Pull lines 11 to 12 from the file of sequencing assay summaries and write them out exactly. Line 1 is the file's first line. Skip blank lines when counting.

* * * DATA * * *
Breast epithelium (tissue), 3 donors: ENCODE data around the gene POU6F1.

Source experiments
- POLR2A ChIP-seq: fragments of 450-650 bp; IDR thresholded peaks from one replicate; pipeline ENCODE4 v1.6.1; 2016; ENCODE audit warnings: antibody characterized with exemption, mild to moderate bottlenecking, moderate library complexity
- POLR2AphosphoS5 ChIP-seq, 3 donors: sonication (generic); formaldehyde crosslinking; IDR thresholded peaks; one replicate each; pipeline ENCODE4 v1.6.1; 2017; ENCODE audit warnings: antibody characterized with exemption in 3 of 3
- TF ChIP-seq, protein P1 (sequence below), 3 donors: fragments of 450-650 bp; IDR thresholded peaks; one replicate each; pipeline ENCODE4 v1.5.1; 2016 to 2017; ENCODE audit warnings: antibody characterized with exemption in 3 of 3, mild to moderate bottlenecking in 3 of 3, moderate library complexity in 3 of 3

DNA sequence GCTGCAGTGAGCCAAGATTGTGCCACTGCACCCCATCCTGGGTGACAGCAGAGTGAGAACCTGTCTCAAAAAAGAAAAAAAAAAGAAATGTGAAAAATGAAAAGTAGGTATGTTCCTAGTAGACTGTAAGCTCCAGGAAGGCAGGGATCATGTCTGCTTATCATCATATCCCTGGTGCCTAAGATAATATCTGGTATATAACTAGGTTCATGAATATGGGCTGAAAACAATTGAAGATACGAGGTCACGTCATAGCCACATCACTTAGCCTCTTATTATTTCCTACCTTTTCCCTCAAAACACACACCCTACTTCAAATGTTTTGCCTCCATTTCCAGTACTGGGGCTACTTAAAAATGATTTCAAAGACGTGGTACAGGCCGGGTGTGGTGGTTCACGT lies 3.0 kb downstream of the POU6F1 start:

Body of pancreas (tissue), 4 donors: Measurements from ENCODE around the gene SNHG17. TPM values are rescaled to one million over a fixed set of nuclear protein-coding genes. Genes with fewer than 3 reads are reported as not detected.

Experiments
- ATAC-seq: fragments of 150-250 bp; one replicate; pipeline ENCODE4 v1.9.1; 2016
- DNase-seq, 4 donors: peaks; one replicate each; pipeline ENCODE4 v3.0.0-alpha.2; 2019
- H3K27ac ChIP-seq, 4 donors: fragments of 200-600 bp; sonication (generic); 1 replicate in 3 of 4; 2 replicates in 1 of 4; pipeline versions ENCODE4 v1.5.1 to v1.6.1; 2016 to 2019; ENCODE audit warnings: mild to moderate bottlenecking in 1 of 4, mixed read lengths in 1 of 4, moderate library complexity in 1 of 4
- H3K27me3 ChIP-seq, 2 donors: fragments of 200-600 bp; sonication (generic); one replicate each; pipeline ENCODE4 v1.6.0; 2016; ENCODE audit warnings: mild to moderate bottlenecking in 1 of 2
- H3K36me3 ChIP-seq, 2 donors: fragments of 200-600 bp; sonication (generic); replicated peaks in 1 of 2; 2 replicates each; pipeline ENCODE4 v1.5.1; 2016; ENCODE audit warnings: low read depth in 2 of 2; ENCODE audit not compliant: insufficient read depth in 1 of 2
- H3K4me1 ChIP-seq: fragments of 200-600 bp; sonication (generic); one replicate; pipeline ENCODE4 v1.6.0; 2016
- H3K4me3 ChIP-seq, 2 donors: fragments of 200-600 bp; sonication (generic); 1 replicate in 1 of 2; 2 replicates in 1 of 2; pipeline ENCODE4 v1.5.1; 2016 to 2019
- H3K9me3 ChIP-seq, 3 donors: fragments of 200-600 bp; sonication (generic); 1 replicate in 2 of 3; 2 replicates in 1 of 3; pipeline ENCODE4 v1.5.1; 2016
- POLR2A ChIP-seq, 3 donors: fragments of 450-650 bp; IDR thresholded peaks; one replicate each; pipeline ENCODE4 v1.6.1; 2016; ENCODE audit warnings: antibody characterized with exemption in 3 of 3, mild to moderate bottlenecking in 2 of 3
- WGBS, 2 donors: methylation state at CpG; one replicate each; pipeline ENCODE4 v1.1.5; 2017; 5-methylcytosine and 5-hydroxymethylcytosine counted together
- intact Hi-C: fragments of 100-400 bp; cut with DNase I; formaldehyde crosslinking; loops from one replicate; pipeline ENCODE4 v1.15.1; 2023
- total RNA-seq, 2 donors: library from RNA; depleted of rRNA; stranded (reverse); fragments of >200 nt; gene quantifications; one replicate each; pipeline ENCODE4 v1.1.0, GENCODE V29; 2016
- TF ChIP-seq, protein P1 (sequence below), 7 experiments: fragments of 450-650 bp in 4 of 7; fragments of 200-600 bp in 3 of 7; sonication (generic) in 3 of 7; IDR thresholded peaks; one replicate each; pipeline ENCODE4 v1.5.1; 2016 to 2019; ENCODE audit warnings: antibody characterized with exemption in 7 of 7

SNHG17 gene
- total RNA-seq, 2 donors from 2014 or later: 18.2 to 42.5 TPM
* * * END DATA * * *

- H3K27ac ChIP-seq, 4 donors: fragments of 200-600 bp; sonication (generic); 1 replicate in 3 of 4; 2 replicates in 1 of 4; pipeline versions ENCODE4 v1.5.1 to v1.6.1; 2016 to 2019; ENCODE audit warnings: mild to moderate bottlenecking in 1 of 4, mixed read lengths in 1 of 4, moderate library complexity in 1 of 4
- H3K27me3 ChIP-seq, 2 donors: fragments of 200-600 bp; sonication (generic); one replicate each; pipeline ENCODE4 v1.6.0; 2016; ENCODE audit warnings: mild to moderate bottlenecking in 1 of 2